Kenya is among the healthiest countries in Sub-Saharan Africa (SSA), according to the 2019 edition of the Bloomberg Healthiest Country Index.
Kenya moved 13 places to 113 compared to the 2017 ranking. The Bloomberg Healthiest Countries Index analyses factors that contribute to populations’ overall health and well-being in 169 countries.
According to Bloomberg, the index grades countries based on life expectancy, rates of obesity, tobacco use and environmental factors including access to clean water and sanitation.
In the SSA region, Kenya ranked third after Mauritius (74), which dropped one place from the previous gauge, and Cape Verde (94).
North-African countries far surpassed SSA region in the 2019 edition of the biennial report. Tunisia came first at 59 followed by Algeria (64) and Morocco (68) to close the top three list of healthiest countries in Africa.
Reduced mortality by diseases and injuries, increased access to healthcare and a modest life expectancy are among the factors that saw Kenya rise.
According to the latest data available from the World Health Organisation (WHO) on life expectancy at birth, Kenya outperforms most countries in the region, only trailing North African countries, Cape Verde, Seychelles and Mauritius.
Other factors that contributed include low behavioural risks as compared to other countries in the region. The behavioural metrics include tobacco and alcohol consumption, high blood pressure, obesity, mental health, access to vaccination services, physical activity and childhood nutrition.
Based on data from WHO, Kenya’s alcohol consumption is one of the lowest in the region at 3.4 litres while Nigeria, which is ranked as the third most unhealthy country globally, consumes an average of up to 13.4 litres of pure alcohol.
Data from the Interior ministry indicate that about 5,000 people perish annually because of alcoholism.
Data by the National Campaign Against Drug Abuse (NACADA) released last year show that around 2.8 million Kenyans are struggling with alcohol-related problems, a prevalence rate of 10.4 percent.
The risk of young people dying from non-communicable diseases (NCD) as a result of some of the behavioural risks in the country is 18 percent, another factor that may be holding the country from performing better in the Bloomberg Healthiest Country Index.
The percentage of teenagers who smoke in Kenya, according to Global Tobacco Youth Survey, is about 10-20 percent. This is among the highest and concerning in the continent considering that majority of adult smokers develop the habit in their teenage years.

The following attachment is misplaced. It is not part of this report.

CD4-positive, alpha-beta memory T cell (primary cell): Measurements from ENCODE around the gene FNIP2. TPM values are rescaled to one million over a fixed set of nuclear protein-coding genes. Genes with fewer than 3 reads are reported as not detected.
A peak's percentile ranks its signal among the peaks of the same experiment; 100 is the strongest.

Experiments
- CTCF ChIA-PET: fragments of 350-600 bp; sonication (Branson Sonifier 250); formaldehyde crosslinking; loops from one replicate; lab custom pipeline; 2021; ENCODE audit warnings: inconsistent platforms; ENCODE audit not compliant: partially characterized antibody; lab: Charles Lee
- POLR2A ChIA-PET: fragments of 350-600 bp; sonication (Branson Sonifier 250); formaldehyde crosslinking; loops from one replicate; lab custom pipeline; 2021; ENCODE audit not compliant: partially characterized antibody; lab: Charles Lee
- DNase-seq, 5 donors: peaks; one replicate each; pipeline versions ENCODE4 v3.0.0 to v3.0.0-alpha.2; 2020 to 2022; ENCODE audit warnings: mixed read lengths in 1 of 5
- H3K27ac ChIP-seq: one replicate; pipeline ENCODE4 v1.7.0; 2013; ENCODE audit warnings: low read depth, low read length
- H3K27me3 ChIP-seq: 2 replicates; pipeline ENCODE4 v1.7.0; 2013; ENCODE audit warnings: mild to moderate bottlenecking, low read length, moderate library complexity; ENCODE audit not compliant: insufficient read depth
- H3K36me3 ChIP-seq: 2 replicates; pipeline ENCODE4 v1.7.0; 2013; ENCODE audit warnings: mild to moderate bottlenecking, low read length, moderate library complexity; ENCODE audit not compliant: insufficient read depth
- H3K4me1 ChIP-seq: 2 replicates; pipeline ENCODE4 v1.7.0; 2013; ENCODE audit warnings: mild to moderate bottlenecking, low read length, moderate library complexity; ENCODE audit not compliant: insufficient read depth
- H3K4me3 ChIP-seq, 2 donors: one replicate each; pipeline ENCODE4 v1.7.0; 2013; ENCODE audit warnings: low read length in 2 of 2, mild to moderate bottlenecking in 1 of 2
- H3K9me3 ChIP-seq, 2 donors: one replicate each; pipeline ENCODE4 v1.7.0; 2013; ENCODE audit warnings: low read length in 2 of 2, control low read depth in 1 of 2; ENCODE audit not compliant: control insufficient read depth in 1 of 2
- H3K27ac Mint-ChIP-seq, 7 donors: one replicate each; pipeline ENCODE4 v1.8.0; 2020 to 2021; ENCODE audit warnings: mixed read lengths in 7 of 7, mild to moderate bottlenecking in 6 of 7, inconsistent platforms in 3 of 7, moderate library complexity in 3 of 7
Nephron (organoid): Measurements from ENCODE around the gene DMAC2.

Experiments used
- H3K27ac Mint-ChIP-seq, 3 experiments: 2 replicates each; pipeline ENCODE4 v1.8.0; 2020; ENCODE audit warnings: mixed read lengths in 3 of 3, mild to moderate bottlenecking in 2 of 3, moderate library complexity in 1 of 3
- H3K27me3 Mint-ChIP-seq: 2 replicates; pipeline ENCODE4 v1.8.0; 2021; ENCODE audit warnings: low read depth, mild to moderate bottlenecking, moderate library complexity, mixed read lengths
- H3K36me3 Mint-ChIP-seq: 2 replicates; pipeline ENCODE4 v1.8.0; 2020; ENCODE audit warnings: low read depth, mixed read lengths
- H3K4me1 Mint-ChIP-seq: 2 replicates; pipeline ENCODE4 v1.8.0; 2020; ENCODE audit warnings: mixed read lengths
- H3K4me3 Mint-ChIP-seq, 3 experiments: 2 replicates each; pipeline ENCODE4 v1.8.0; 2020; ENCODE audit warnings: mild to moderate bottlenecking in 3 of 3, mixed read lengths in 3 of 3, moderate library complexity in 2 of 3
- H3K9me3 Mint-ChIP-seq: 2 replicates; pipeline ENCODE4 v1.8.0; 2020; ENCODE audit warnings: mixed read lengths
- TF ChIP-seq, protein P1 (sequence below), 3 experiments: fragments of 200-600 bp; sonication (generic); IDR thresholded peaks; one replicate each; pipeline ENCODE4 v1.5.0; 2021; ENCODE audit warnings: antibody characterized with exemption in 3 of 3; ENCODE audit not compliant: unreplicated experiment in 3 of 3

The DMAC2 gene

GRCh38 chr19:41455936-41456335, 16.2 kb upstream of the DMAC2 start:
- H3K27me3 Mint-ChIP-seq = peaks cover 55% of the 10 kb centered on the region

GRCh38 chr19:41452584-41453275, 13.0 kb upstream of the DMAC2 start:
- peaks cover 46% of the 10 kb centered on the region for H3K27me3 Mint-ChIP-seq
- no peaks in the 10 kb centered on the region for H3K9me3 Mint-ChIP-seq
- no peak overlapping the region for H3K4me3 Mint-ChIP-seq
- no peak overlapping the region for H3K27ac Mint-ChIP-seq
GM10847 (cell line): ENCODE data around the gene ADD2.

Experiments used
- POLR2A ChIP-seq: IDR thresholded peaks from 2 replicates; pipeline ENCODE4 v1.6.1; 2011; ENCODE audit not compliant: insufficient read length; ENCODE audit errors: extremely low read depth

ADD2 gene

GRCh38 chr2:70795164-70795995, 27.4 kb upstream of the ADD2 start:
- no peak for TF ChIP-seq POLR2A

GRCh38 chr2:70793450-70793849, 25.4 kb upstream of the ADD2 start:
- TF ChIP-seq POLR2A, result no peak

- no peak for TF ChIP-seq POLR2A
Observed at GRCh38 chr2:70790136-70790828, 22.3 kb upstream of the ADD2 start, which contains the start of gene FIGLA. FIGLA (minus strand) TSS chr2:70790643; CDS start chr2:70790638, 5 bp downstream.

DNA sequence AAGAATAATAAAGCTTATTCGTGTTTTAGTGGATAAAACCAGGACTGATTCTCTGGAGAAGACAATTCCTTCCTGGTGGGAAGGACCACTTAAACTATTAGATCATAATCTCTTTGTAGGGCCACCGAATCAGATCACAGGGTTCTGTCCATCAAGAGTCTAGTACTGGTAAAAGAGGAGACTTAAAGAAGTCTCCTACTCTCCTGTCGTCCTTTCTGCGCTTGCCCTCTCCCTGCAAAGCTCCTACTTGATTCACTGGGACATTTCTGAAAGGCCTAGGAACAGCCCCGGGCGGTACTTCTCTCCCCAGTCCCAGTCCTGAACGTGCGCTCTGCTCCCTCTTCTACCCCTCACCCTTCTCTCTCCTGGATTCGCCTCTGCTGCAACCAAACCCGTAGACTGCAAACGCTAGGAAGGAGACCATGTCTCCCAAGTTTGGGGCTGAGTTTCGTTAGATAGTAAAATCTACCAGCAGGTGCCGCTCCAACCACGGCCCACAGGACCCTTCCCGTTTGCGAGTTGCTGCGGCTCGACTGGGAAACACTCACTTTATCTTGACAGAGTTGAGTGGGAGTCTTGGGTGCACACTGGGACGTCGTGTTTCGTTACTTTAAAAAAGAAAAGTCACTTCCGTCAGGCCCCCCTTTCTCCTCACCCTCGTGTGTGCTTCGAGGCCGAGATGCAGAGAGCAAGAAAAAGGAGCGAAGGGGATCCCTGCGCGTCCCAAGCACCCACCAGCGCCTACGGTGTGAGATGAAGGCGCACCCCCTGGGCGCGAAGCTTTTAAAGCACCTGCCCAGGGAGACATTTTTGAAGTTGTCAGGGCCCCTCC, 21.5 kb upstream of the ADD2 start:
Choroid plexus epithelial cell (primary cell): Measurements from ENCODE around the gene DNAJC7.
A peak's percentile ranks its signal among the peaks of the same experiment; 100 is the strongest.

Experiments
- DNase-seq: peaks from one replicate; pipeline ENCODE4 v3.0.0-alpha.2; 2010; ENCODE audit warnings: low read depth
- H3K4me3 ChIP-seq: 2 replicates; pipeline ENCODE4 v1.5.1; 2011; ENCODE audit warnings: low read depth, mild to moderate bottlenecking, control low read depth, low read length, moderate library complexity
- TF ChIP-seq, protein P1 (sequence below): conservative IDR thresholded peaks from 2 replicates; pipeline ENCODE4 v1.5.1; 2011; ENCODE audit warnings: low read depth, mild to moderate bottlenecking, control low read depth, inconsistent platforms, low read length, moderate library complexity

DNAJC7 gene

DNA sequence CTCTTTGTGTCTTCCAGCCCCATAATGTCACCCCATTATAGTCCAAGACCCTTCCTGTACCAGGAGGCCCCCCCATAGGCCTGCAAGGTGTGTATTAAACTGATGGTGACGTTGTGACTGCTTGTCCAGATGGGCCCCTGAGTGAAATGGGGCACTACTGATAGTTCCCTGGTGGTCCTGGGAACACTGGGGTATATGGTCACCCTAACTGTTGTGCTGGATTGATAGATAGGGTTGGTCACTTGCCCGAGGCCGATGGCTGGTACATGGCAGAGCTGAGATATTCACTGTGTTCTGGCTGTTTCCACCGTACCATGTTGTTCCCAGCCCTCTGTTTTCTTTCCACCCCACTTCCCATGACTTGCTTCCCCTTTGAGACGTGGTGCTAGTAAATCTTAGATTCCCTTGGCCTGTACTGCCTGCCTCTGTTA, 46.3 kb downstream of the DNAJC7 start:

Also, the data used by Bloomberg to generate the index places Kenya as one of the African countries with the lowest suicide mortality rate per 100,000 population, only beaten by Sao Tome and Principe as well as Algeria.
While the government has made significant efforts to increase access to vaccination services, Kenya with only 32 percent coverage still falls behind a number of countries. Seychelles leads the park at 99 percent of the population being able to get vaccines.
On the environmental metrics, which were as well used to determine healthiness of countries, Kenya is lagging behind in terms of access to clean water and sanitation. The WHO says that about 52 people per 100,000 die as a result of poor hygiene and lack of clean water and sanitation.
The index, which analyses data from the WHO, United Nations Population Division and World Bank, placed Spain as the healthiest country in the world followed by Italy and Iceland respectively.
Of the top 10 countries in this year’s Index, only Japan (4), Australia (7) Singapore (8) and Israel (10) are not from Europe. The United States and China, the world leading economies, were placed 35 and 52 respectively.
Other countries ahead of Kenya included Libya (97) and Egypt (99). In the East Africa, Rwanda ranked 117, Tanzania (122), Uganda (147) and Burundi (157).
Most African countries in SSA ranked lower than some war-torn countries such as Syria (104) and Iraq (118) in what could indicate the poor state of healthcare on the continent.
Also, from the report, the two largest economies in Africa, Nigeria and South Africa, were outperformed by many countries.
Out of the top 30 unhealthiest countries in the world, SSA region accounted for 27 with Sierra Leone (169), Cote d’Ivoire (168) and Nigeria (167) recording a drop from the previous ranking. Yemen, Haiti and Afghanistan were the only countries outside the region at the bottom of the list.
Overall, the Bloomberg survey noted that the eating habits of some of the countries at the top could not be ignored. The Mediterranean diet in Spain and Italy could hold the secret of living long among other factors.
World Bank pushes G-20 to extend debt relief to 2021